Martin Brundle is convinced the Ferrari driver has the mental strength to bounce back from his horrific crash and win a world title.
Brundle backs Massa to emulate Hakkinen
Felipe Massa's scarred forehead bears a constant reminder of the horrific crash he suffered in qualifying for the Hungarian Grand Prix in July, but his state of mind is likely to be less ravaged by the experience. That is the assessment of Martin Brundle, the former McLaren driver turned Formula One commentator, who believes Massa can emulate the likes of double world champion Mika Hakkinen and recover from serious injury to one day carry off the drivers' championship.
Massa suffered a fractured skull as he was knocked unconscious by a loose car part from Rubens Barrichello's Brawn GP car during qualifying at the Hungaroring, prompting fears at the time that he could have suffered the loss of his sight and would never be able to race again. Even though the Brazilian driver, who has 11 race victories and has taken 15 pole positions, expressed impatience over getting back on the grid - he was even back testing a 2007 Ferrari car on Monday - he has been ruled out for the remainder of the 2009 campaign by his Ferrari team.
When Massa does eventually take to the track competitively again next year, Brundle suggests that any mental demons will have long since disappeared. "I don't think it will impact [on Massa] in the slightest," said Brundle, who retired in 1996 following a career spanning 165 Grands Prix that saw him also race for Benetton, Ligier and Jordan. "I don't think you are mentally scarred in terms of actually functioning. Mika Hakkinen's shunt in Adelaide [in 1995] was worse than that, and he came back and won two world championships."
Hakkinen suffered injuries after crashing heavily into the barriers and needed a emergency tracheotomy at the trackside to be kept alive after his heart stopped twice. Yet the Finn recovered in time to be fit for the following season and would go on to be champion in 1998 and 1999. Despite his accident, and the fact he and his wife are expecting a baby next month, Massa has not considered walking away from the sport.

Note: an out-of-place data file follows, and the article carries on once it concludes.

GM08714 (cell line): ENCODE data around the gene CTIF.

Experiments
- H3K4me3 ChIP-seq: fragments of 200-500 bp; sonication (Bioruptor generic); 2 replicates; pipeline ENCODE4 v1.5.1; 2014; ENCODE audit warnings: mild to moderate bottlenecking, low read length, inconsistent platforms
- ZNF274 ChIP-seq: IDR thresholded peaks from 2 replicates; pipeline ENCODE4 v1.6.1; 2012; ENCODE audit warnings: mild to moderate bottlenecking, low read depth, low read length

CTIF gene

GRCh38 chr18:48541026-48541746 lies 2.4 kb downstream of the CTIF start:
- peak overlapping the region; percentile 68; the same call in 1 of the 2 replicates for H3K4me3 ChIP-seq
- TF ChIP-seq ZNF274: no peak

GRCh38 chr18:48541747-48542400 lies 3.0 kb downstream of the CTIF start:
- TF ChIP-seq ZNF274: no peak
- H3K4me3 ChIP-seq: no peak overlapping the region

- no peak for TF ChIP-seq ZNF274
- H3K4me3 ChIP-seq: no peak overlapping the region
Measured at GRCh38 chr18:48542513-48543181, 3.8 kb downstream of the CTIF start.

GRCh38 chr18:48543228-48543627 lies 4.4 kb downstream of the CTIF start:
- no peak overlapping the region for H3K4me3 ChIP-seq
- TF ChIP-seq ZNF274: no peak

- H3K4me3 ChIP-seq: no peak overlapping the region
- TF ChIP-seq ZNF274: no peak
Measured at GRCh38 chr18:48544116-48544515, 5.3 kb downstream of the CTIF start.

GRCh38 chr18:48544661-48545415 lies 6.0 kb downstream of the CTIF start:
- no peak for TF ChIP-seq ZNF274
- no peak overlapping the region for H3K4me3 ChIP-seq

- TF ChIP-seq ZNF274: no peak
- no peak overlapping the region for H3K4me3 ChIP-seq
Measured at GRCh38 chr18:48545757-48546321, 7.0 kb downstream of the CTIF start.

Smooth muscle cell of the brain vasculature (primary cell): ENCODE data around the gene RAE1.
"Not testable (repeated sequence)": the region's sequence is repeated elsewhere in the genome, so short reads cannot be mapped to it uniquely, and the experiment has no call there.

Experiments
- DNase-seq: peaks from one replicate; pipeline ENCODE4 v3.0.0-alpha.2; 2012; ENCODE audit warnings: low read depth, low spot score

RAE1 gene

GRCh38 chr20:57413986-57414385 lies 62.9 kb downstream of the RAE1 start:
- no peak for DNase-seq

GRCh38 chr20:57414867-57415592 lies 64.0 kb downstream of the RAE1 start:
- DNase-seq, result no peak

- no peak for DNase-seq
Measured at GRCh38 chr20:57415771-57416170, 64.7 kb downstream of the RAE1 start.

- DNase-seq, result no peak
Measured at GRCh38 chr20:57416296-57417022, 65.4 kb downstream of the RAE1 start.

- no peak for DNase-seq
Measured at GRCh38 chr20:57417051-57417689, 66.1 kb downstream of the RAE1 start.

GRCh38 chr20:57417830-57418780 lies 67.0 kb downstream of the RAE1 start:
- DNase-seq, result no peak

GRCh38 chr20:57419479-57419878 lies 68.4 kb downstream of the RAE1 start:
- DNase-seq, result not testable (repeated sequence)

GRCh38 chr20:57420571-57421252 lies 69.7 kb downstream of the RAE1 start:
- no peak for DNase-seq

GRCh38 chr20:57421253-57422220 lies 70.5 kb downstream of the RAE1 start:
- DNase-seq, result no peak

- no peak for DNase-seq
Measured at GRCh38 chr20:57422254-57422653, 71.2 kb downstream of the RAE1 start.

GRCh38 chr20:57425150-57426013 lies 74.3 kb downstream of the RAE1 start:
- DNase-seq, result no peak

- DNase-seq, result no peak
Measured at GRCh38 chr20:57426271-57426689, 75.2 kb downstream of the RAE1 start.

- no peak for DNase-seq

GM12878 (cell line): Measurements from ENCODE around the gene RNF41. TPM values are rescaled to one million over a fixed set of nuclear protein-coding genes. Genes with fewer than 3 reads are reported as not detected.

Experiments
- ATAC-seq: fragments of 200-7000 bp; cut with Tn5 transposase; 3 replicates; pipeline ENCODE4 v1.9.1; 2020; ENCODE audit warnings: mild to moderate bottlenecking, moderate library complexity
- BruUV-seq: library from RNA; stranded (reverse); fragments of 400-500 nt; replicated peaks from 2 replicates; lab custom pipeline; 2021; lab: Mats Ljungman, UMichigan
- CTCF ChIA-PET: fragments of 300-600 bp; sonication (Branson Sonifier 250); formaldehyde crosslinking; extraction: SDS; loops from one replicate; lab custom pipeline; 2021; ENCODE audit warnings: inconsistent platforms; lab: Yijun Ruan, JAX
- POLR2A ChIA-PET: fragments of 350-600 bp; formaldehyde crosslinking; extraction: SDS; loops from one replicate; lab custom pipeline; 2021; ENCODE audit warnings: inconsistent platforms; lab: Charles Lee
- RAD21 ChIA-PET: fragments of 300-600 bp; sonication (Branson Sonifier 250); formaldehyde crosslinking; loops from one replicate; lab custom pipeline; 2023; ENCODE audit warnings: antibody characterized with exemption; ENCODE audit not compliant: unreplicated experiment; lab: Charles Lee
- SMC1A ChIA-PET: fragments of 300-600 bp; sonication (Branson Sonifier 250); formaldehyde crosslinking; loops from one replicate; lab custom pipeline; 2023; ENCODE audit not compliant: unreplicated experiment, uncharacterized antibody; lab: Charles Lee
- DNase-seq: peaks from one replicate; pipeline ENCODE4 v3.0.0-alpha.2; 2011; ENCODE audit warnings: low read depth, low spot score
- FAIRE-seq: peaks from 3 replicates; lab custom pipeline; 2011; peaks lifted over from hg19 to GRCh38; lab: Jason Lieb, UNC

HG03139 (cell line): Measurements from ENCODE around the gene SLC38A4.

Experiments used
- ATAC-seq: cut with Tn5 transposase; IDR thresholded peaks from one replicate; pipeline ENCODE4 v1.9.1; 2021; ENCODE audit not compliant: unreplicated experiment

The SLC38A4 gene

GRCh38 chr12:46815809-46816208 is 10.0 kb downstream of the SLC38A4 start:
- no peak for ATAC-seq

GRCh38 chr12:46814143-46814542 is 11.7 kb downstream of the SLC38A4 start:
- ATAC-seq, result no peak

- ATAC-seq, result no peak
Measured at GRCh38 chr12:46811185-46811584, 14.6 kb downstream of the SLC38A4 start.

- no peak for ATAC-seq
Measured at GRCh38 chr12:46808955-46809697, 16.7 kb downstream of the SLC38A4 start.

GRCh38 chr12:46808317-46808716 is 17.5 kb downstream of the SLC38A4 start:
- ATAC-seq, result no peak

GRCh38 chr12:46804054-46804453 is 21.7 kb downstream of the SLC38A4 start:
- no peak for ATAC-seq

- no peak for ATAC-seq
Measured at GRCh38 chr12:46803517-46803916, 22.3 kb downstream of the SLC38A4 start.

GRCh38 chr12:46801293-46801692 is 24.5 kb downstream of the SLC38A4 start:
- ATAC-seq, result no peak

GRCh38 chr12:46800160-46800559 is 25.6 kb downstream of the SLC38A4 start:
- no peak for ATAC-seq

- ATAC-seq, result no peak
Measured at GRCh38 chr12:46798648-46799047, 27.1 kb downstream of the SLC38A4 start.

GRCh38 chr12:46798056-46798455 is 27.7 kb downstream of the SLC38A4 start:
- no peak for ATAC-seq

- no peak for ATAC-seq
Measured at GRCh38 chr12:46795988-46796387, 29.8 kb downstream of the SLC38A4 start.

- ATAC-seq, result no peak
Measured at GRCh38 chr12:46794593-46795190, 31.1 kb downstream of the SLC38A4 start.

He quickly expressed his intention to return to the wheel for the climax to the season, at the Yas Marina circuit in the capital on November 1. However, Ferrari have now dismissed that prospect. "There will be plenty of time for that in 2010, when, alongside Fernando Alonso, he will begin development work of the new single-seater," a Ferrari statement said of his potential imminent return. Brundle is not surprised by Massa's eagerness to return. The Englishman suffered two major crashes during his racing career, and said drivers are, by nature, sanguine about the dangers posed by their job.
He was struck on the helmet by Jos Verstappen's Benetton in the 1994 Brazilian Grand Prix, and two years later his Jordan somersaulted off the track and broke apart after he had crashed into David Coulthard's McLaren. Remarkably with the latter incident, Brundle was back in a car 15 minutes later for the race restart. "What happened to him was so strange that you think, 'What are the chances of that happening to me again? Well, zero, so let's ignore that one'," said Brundle.
"If you have made a mistake, you can rationalise that in your head, and say, 'Right, I won't make that mistake again'. "But if the car just plain fails on you - the brakes fail or the throttle stick is wide open - they are the ones that really scare you." Brundle, who will host the Abu Dhabi Chequered Flag Ball at the Intercontinental on October 29, added: "The only guys who ever went into a race apparently with no fear died.
"Every time you step over the side of a Formula One car you know there is a chance you will be injured, paralysed or killed - on a reduced basis now. "If you are going to go 200mph feet first everywhere, at some point in time you will have an accident. It is not a question of 'might'. "There is no shock involved. You know you'll have an accident because you or someone else will make a mistake. "If someone has a 50kmph shunt on the road, sometimes they need a month off for shock. There is no shock when you have a big Formula One shunt because you know it can happen."